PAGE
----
# # # #
Drug repurposing represents a means of rapidly testing and bring novel therapies to the patient. By testing clinically available drugs – that have well characterised safety records in a particular medical condition – one can determine if a certain biological pathway is playing an influential role in another disease.
A good example of this is work currently being done by researchers at the University of Iowa with a drug called terazosin. Terazosin is a treatment used for enlarged prostate issues and high blood pressure, but recent epidemiological data and preclinical work indicates that it may also be useful for Parkinson’s.
Recently the team in Iowa published a report on a small pilot clinical study evaluating the agent in a group of people with Parkinson’s.
In today’s post, we will look at what terazosin does, discuss what the preclinical and epidemiological research suggests, review the results of the pilot study, and discuss what could happen next.
# # # #
There has been a lot of important Parkinson’s research conducted in the state of Iowa.
For example, in addition to producing a quarter of the USA’s corn and 1/3 of America’s pork, Iowa is also the home to a large family known to researchers as the ‘Iowa kindred‘ or ‘Spellman-Muenter kindred‘.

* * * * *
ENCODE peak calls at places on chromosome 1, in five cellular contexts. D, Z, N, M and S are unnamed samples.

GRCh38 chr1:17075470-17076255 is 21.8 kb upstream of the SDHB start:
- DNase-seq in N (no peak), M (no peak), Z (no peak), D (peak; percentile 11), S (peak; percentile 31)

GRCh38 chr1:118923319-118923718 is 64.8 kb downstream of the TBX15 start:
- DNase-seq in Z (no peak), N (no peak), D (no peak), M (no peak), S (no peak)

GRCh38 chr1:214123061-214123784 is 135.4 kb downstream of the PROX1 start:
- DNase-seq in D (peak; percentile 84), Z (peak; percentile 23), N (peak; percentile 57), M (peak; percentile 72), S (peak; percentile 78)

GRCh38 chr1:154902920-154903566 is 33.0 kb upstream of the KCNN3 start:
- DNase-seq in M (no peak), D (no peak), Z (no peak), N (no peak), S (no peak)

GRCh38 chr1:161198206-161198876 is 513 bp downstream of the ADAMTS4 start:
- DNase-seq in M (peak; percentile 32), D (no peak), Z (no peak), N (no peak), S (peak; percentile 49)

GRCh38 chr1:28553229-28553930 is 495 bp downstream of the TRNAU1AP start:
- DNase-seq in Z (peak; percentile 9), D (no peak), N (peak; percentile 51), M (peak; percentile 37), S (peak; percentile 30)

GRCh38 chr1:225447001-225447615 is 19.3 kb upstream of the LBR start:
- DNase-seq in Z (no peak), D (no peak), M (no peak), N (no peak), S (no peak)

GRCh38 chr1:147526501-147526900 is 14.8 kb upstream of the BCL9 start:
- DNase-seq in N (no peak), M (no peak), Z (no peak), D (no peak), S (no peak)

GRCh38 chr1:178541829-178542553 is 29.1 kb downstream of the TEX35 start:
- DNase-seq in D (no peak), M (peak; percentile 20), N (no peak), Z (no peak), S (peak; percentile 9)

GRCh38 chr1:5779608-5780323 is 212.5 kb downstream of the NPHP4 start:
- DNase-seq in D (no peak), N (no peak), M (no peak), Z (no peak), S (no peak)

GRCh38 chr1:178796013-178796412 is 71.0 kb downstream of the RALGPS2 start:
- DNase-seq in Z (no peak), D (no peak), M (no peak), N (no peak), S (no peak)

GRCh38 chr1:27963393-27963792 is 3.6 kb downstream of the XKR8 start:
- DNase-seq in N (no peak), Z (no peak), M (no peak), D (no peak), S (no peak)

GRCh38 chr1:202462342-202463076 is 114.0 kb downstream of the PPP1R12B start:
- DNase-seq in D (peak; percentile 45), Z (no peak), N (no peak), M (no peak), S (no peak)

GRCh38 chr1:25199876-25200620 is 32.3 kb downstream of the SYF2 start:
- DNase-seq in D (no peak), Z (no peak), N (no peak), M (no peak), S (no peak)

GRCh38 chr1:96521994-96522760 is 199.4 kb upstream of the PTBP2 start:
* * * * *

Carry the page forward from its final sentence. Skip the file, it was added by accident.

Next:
First described by Spellman in 1962, the Iowa kindred has a long history in which generations of the family have been inflicted with severe parkinsonisms (the symptoms/features of PD). In the family tree below, the black diamonds represent individuals with Parkinsonisms:
In 2003, researchers discovered that this family was carrying a multiplication of their alpha synuclein gene:
Title: alpha-Synuclein locus triplication causes Parkinson’s disease.
Authors: Singleton AB, Farrer M, Johnson J, Singleton A, Hague S, Kachergus J, Hulihan M, Peuralinna T, Dutra A, Nussbaum R, Lincoln S, Crawley A, Hanson M, Maraganore D, Adler C, Cookson MR, Muenter M, Baptista M, Miller D, Blancato J, Hardy J, Gwinn-Hardy K.
Journal: Science. 2003 Oct 31;302(5646):841.
The publication of this report was an important moment in Parkinson’s research history (Click here to read a SoPD post about the early history of alpha synuclein).
More recently, some researchers at the University of Iowa are hoping to continue this legacy of important Parkinson’s research by investigating the potential of a clinically available drug to slow the progression of Parkinson’s.
Which drug are they investigating?